Embedded systems using hard disks - reliability quandary

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We make a product containing, among other things, an LCD and a hard
drive. We have until this moment been characterizing the product
lifespan based on the LCD backlight's rated lifespan, since if you
look at the speced MTBF column in our BOM, the CCFL has the smallest
number.

Recently, however, I was asked to add spindown-HDD-after-idle
functionality to reduce acoustic noise. Then someone said "it should
also increase drive lifespan greatly" and I started to research this
topic using the full 200-page drive datasheets instead of the one-page
spec sheets we used previously (which is where we got the single
"MTBF" number). Now, I'm thoroughly confused. I'm trying to work out
some reasonable defaults to reduce drive spinning time (= reduce noisy
time) without overstressing some part of the mechanism and inducing
premature failure.

Looking at one particular drive - IBM DJSA-220 - the drive is rated
for 5 years or 20,000 power-on hours, whichever comes first. At 24/7
power-on, that's about 2.28 years. However, the assumptions in that
lifespan are: less than 333 power-on hours per month (not valid for
our product, which is normally powered up 24/7), and seek/read/write
operations occupy less than 20% of power-on
hours (might or might not be valid for our product, depending on
exactly what the user is doing). The datasheet essentially says that
all bets are off if those limits are exceeded. Furthermore, the drive
is rated for 300,000 normal head unloads, and 20,000 emergency
unloads. Our product's power switch is an emergency unload. Me
spinning down the drive in software is a normal unload.

These questions become even more interesting for some other drives we
use regularly, e.g. Fujitsu MHK2120AT. They are rated for the same 5
years/20k hours (250 hours/month maximum, and 1 power-cycle per day
REQUIRED, but no more than 50 spinup/down operations per day!), but
they are only rated for 50,000 spindle start/stop operations total (it
appears this limit is related to the associated head load/unload
operations, not specifically the spindle motor). If the user has the
drive auto-spinning down every 15 minutes (not unreasonable, this
means less than 1.5 years before something dies. Weirdly enough, the
250 hours/month and max 50 spinups per day limits are removed if you
can guarantee to keep the disk envelope at 48 Celsius or below (which
we can't).


Is there anyone else who uses 2.5" IDE hard disks in an embedded
system, and has developed a sane method of choosing default power
management settings? I would like to be able to say "yes, guarantee it
for three years", although two would do. As a secondary point, I'd
like to know what to put in the product's instruction manual, since
the HDD sleep time is user-configurable. Do I say "anything other than
our carefully tuned default setting will reduce the lifespan of your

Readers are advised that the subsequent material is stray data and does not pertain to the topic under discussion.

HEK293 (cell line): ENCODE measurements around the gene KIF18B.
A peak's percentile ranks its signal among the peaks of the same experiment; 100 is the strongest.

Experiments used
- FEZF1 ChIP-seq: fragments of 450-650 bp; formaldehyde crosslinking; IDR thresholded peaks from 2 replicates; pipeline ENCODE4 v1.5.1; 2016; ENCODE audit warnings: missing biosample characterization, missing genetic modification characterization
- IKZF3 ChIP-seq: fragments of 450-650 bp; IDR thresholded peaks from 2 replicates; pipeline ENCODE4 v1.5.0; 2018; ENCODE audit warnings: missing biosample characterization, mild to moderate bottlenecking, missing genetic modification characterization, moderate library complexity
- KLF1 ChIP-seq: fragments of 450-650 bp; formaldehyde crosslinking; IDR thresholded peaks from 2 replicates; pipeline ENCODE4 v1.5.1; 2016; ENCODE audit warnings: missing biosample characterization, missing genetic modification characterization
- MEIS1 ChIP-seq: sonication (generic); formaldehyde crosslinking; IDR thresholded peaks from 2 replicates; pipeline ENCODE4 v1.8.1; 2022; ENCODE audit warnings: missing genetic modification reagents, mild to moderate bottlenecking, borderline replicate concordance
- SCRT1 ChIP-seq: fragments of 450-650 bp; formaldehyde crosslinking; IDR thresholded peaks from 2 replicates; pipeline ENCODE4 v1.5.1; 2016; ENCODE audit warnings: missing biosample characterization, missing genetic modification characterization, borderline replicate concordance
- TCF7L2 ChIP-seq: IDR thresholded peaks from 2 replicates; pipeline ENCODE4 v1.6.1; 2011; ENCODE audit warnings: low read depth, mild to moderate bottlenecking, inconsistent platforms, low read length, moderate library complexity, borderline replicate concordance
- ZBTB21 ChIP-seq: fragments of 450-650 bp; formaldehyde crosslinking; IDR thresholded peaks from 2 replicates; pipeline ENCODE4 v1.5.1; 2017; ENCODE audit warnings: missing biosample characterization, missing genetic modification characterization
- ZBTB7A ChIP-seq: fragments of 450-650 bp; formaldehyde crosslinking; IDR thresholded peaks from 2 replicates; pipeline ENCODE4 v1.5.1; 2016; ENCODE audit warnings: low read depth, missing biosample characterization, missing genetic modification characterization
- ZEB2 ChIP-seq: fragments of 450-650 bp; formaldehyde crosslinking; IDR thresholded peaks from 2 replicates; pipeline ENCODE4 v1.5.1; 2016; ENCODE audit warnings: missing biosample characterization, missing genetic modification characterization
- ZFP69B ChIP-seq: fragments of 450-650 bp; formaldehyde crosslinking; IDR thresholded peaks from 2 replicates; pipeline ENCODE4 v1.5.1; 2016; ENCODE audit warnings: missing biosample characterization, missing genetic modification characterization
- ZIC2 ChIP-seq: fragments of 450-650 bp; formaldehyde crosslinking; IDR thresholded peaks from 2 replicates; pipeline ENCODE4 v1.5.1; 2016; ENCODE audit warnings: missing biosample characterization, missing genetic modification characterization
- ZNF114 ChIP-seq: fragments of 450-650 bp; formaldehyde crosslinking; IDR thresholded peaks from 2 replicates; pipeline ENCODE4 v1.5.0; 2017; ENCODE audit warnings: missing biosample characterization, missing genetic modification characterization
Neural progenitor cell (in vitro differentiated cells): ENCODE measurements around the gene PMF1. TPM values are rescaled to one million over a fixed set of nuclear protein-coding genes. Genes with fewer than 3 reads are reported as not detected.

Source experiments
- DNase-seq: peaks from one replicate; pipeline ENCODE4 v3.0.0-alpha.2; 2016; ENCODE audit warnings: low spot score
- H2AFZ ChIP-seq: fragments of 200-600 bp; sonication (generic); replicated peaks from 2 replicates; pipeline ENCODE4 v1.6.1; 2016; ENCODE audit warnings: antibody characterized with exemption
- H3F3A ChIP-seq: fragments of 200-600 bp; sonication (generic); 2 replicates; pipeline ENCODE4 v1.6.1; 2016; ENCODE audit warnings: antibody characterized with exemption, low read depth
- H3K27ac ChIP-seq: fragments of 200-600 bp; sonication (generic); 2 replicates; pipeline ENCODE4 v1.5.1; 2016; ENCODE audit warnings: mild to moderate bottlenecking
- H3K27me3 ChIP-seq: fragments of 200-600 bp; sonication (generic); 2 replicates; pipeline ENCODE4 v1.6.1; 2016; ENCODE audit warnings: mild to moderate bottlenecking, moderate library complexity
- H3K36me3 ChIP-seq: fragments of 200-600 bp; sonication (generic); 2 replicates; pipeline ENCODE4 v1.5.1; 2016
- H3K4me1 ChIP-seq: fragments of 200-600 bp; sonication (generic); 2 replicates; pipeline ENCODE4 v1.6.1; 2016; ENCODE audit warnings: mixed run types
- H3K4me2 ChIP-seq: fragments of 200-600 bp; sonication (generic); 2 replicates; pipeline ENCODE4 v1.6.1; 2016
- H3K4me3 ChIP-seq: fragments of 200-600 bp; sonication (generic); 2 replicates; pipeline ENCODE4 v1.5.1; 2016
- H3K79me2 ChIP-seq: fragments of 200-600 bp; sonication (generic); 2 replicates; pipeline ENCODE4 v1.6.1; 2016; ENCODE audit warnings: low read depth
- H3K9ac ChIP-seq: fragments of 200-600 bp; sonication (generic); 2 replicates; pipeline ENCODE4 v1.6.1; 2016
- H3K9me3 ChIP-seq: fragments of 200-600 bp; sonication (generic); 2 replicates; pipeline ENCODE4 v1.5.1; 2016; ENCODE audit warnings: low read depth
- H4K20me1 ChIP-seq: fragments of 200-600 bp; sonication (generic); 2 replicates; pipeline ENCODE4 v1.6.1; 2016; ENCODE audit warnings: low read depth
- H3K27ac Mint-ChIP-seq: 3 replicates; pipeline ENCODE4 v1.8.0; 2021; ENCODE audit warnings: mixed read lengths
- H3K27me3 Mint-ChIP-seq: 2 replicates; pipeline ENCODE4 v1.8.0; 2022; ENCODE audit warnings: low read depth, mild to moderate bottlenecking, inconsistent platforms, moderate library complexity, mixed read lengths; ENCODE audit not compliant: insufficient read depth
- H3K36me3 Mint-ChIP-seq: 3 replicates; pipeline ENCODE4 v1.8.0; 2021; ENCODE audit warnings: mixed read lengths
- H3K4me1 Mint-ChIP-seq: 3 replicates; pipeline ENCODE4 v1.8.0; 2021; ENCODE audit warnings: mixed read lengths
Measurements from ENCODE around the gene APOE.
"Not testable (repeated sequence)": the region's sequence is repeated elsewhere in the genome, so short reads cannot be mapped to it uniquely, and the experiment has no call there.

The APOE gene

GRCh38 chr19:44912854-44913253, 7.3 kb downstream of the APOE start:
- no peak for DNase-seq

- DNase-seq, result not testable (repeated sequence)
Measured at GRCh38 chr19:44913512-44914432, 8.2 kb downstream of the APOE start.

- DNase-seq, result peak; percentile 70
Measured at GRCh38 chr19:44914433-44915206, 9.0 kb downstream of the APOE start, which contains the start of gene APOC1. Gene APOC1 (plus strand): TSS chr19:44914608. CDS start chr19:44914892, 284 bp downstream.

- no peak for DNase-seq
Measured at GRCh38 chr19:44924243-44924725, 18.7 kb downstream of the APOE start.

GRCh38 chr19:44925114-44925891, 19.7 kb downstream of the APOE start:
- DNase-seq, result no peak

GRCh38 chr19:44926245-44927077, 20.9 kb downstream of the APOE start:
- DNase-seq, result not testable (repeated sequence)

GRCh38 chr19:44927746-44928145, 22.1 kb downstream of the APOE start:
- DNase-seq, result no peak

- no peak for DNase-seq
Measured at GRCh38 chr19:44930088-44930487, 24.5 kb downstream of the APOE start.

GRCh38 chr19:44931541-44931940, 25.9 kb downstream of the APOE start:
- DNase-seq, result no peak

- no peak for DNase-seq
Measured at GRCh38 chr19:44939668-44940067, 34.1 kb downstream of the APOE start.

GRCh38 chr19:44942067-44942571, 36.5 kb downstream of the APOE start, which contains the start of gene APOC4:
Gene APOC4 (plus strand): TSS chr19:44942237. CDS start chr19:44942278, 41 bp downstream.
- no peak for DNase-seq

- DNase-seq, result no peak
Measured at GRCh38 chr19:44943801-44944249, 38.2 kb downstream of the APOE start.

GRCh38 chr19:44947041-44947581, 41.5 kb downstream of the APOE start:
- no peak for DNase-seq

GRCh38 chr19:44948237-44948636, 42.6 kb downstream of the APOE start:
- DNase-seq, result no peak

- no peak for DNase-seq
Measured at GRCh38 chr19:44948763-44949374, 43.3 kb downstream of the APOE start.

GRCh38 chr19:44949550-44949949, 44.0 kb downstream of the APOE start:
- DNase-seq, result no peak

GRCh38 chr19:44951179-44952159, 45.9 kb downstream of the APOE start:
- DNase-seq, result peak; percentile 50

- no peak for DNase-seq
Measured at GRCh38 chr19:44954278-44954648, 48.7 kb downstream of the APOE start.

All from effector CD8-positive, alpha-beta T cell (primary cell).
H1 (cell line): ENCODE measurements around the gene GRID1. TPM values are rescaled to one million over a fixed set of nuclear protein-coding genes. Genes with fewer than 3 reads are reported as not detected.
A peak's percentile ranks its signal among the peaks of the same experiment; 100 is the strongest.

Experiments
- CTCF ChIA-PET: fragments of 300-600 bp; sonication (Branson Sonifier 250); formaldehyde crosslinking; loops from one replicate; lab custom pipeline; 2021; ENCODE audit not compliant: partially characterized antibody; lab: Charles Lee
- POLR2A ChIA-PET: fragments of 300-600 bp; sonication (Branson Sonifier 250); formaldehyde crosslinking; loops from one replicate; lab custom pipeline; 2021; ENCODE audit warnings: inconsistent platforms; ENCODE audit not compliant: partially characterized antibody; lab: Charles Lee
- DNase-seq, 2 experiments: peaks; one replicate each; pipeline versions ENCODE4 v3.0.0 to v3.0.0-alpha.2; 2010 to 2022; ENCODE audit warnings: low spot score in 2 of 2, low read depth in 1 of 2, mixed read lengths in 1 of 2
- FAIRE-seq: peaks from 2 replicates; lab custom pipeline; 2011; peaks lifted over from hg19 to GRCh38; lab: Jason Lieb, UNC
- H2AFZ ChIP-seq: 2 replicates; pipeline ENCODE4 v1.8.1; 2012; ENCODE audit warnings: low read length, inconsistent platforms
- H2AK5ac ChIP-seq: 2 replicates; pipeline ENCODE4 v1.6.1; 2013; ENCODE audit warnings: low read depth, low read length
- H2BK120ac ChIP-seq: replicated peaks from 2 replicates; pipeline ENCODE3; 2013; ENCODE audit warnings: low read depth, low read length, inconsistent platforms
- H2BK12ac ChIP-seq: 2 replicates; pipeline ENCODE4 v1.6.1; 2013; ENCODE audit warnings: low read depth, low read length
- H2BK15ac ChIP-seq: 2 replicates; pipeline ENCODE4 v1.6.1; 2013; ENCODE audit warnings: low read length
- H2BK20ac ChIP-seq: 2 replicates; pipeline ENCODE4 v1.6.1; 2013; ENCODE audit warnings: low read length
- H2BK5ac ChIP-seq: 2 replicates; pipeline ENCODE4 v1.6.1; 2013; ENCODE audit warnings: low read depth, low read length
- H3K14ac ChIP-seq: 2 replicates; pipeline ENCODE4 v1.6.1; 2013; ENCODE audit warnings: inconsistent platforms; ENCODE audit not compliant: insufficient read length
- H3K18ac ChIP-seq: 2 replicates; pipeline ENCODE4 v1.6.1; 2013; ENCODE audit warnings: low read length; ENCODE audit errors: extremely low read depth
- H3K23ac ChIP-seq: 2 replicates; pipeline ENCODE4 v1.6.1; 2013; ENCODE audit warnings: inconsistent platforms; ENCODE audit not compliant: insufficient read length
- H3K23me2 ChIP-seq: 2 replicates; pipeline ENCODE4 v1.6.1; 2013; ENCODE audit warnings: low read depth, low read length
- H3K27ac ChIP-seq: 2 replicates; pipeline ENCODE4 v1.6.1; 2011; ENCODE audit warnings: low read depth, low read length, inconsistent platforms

hard disk"? Or should we just put a waiver in the warranty saying the
HDD is only warranted for 12 months, and after that time only the
labor is free?

Re: Embedded systems using hard disks - reliability quandary
snipped-for-privacy@larwe.com (Lewin A.R.W. Edwards) wrote in

[snip]

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FWIW,

I think you will find that these drives are not supposed to run 24/7 and
will start posting Error[UNC] errors sooner than you'd like under heavy
load. I encourage you to enable the maximum AAM (hopefully supported) to
both quiet the seeks and slow them down which is good for lifetime. Then
enable the drives APM and set the auto-spin down feature so that your
software does not need to. The drive will spin up when you access it (be
sure to allow the required 31 seconds before calling an error though). I
use 3.5" DeskStars.

--
- Mark ->
--

Re: Embedded systems using hard disks - reliability quandary
Hi Mark,

Hmm. Interesting response. I guess I should go into more detail:

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Yes, this makes sense given that they're intended to be laptop drives. I
will download some of the 3.5" specs and compare the reliability data. But
our housing would require radical redesign to accommodate a 3.5" drive
( And heat would be a problem, with those high-speed desktop drives.

However, the typical failure modes we see are:

* Spindle bearing noise suddenly increases. This usually causes an end-user
complaint before the unit has time to actually fail. This problem happens
mostly with pre-Hitachi IBM drives, but it also happens with 20Gb+ Fujitsus.
But the spindle noise varies widely even inside a single batch of drives;
I've opened a box of 20 to test this phenomenon and found two or three loud
ones alongside 17-18 imperceptibly quiet ones, all with the same manufacture
date.

* Drive won't spin up. Interestingly, I have opened a couple of these drives
and found the bearing is jammed really, really hard. It's not head stiction,
because I can see the drive seeking the heads across the stationary disk. If
I break the jam by turning it a couple of revs by hand (with power off!),
then replace the cover, the drive operates flawlessly (apart from SMART
reporting "imminent failure! Danger, Will Robinson!!"). This problem only
occurs on Fujitsu drives 12Gb and smaller (12, 10 and 6 are the sizes we
have used; these are non-coincidentally all out of older units, too).

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Do you mean the acoustic noise management feature? It's supported on all the
drives we have shipped to date. I set it to maximum in this latest beta
firmware version (the first version to support spindown). However I have to
give the user the option of disabling that feature, because it adversely